European Union

At the 1994 ‘Action for Dyslexia’ conference, delegates from EU Ministries agreed on the following working definition, which Dyslexia International then adopted:

‘the student with specific learning difficulties shows
– some learning skills developed to an above-average or average standard, but also shows
– organising or learning difficulties which impair fine motor skills, organisation of laterality and information skills inworking memory, so limiting the development of curriculum skills in some or all of speech, reading, spelling, writing and behaviour.’

According to the European Dyslexia Association (EDA):

“Dyslexia is used as a term for a disorder that is mainly characterized by severe difficulties in acquiring reading, spelling and writing skills”.

Based on the experience of more that 10 years intensive research, “three different disorders – a reading disorder, a spelling disorder, and a combined reading and spelling disorder – were differentiated”. Many people use dyslexia “as a synonym for the combined disorder”. The prevalence rate of each of the three disorders is about 3-4%.

The EDA’s most widely accepted theory is that “it is caused by difficulties in phonological processing: verbal working memory, rapid naming and sequencing skills are also affected”.

They state that there is no relationship between a person’s level of intelligence, individual effort, of socio-economic position, and the presence of dyslexia. The “cognitive difficulties that cause dyslexia and different learning disorders can also affect other aspects of verbal learning including arithmetic. Difficulties in organizational skills and motor coordination are frequently observed but these are not core to the condition”.

EDA figures indicate that:

🔹 20-40% of people with dyslexia also have dyscalculia.
🔹 20-55% of people with developmental language disorder are dyslexic.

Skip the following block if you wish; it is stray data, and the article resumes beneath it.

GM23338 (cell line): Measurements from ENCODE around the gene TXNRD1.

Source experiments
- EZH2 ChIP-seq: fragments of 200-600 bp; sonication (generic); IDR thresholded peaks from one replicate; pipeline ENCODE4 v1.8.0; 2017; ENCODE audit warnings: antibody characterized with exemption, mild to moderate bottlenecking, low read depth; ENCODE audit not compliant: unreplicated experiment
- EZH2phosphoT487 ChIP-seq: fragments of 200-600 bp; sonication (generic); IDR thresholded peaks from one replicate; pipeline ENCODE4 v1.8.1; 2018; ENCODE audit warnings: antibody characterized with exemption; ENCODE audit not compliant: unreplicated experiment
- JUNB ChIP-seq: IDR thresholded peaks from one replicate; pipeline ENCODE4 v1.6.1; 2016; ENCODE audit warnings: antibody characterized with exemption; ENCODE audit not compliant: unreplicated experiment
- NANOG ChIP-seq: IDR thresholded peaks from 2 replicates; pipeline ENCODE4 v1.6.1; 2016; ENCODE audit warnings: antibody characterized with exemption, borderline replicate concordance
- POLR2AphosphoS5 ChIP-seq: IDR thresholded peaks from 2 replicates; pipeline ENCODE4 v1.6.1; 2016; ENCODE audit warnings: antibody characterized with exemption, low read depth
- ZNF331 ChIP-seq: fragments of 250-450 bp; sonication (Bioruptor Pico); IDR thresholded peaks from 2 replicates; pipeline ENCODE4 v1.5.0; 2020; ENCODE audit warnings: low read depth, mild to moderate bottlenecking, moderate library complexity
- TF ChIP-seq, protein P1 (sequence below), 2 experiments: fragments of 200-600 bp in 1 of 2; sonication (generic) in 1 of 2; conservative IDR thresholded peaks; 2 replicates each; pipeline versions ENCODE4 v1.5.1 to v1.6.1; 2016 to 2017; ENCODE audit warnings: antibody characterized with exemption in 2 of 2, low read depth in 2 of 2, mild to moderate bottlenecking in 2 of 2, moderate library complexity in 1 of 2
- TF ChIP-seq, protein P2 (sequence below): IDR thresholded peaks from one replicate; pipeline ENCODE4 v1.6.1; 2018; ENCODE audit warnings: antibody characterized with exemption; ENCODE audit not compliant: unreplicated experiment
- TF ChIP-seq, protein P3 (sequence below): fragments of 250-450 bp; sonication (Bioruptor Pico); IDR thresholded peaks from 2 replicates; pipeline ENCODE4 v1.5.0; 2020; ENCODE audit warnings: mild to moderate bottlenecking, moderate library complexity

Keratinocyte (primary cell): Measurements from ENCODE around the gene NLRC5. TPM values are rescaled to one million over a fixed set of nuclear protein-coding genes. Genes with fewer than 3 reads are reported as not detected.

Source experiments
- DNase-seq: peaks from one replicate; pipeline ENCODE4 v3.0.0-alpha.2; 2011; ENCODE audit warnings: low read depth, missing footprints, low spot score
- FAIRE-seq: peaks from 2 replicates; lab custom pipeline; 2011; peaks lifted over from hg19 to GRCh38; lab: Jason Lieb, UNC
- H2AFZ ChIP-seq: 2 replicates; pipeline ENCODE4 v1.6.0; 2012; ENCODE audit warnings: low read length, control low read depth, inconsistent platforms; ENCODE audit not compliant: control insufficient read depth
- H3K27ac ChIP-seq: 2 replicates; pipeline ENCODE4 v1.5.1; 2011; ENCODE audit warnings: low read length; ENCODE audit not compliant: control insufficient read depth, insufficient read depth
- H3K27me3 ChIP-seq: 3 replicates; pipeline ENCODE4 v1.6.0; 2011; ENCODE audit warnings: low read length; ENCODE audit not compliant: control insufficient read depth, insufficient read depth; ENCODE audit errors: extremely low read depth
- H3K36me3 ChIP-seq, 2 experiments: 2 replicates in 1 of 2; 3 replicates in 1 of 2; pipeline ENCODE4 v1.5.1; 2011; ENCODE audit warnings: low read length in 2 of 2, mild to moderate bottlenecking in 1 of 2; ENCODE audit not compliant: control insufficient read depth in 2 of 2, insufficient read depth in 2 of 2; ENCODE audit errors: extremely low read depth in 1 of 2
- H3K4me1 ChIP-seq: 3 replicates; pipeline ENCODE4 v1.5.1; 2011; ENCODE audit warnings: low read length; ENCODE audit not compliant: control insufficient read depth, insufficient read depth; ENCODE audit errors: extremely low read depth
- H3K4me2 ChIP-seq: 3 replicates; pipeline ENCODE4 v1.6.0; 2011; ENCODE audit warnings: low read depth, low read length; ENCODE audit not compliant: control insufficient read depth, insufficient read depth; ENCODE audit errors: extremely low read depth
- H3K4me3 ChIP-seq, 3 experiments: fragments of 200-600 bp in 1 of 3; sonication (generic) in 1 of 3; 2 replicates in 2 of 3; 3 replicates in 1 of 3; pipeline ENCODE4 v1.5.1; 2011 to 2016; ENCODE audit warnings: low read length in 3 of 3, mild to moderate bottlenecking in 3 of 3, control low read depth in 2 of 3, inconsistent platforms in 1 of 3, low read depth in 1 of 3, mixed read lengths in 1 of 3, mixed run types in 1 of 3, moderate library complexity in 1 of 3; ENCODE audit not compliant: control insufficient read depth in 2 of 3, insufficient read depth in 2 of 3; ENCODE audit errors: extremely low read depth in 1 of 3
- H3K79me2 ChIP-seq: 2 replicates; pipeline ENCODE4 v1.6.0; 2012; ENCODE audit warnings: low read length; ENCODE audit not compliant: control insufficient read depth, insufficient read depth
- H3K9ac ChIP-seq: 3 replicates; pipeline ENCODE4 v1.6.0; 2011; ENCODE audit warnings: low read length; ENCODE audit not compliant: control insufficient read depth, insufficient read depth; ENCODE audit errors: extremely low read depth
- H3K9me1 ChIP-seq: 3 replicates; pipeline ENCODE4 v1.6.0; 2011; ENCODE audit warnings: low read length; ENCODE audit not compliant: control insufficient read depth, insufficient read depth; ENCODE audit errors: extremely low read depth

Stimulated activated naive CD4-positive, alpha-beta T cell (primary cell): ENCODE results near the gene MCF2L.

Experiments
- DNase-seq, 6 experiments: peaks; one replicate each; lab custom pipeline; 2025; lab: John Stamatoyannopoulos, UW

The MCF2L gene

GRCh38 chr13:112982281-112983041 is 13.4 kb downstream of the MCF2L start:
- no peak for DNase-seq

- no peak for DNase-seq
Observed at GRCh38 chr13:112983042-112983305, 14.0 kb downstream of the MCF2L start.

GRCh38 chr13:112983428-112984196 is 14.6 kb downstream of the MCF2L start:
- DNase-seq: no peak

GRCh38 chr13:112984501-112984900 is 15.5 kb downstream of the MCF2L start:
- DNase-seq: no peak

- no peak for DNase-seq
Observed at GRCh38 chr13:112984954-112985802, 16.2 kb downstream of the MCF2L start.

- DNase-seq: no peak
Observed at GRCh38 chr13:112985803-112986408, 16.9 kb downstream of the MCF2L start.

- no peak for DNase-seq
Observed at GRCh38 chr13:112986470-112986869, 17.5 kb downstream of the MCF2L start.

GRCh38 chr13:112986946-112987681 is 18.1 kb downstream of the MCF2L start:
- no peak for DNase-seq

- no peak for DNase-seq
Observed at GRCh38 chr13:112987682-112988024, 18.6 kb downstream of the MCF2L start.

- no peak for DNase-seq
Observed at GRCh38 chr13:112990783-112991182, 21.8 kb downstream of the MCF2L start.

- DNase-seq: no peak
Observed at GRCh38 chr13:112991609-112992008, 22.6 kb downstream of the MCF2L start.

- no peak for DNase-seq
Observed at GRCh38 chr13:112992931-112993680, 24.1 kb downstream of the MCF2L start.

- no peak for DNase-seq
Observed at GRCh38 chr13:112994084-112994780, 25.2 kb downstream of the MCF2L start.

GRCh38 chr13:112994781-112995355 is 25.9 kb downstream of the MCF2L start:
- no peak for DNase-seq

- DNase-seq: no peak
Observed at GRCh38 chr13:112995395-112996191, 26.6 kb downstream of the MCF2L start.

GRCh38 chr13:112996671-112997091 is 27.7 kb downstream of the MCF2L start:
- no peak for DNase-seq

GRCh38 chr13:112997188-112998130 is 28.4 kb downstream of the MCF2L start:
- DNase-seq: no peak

🔹 10-20% of people with dyslexia have an anxiety disorder.
🔹 2-14% of people with dyslexia have depression.
🔹 8-18% of people with dyslexia have ADHD.

The European Commission stated in 2012 that one in five 15 year olds, as well as nearly 75 million adults, lack basic reading and writing skills. EU Education Ministers then set a joint goal of reducing the ratio of 15 year olds with poor reading skills from 20% at present to 15% by 2020. The report also highlighted a significant gender gap, with 13.3% of low achievers among girls compared with 26.6% among boys. The gender gap is smallest in the Netherlands, Denmark and Belgium, and highest in Malta, Bulgaria and Lithuania (according to 2009 statistics).

The Commission officially supports and supplements Member States’ actions to improve the literacy skills of children and adults and to provide adequate support. The Commission does this through the Open Method of Coordination and in implementing the commonly agreed policy strategies between Member States. The Commission actively monitors developments in this area via a series of annual Progress Reports.

Dyslexia International (in their Action for Dyslexia conference for EU Ministries) found that:

There are “many definitions of dyslexia. But only some of them” are officially recognised by governments internationally. Within the EU, one study showed that five countries viewed dyslexia as a medical condition requiring a medical diagnosis (Estonia, France, Italy, Latvia, Sweden) and seventeen did not.

Across Europe, the diversity of languages and the multilingual demands may pose particular challenges for dyslexic children and adults given their language learning difficulties. However, according to the EDA, the group of European Citizens with dyslexia and specific learning disorders “encompasses between 9 and 12% (between 40 and 53.5 million) of the population”, navigating through life in a largely non-dyslexia friendly world, which is claimed to be an “ongoing challenge”.

The European Commission, however, released a report in 2013 stating that of the 445 million citizens within the European Union, 15 million of them had Special Educational Needs.
This equates to 3.3% of the block’s population.

European Commisson Report (2013)

The difference between the EU Commission’s estimate of the number of dyslexic people in the EU, and the European Dyslexia Association’s upper estimate of the number of dyslexic people in the EU amounts to a staggering 38.5 million people. In other words, the difference between the two organisations’ estimates is slightly more than the population of Poland (at about 38 million).

This is hardly surprising, considering the Commission released a report in 2013 stating that despite the universally accepted importance of supporting children with special educational needs, there is no common agreement in Europe of what constitutes special needs in education.

See for instance: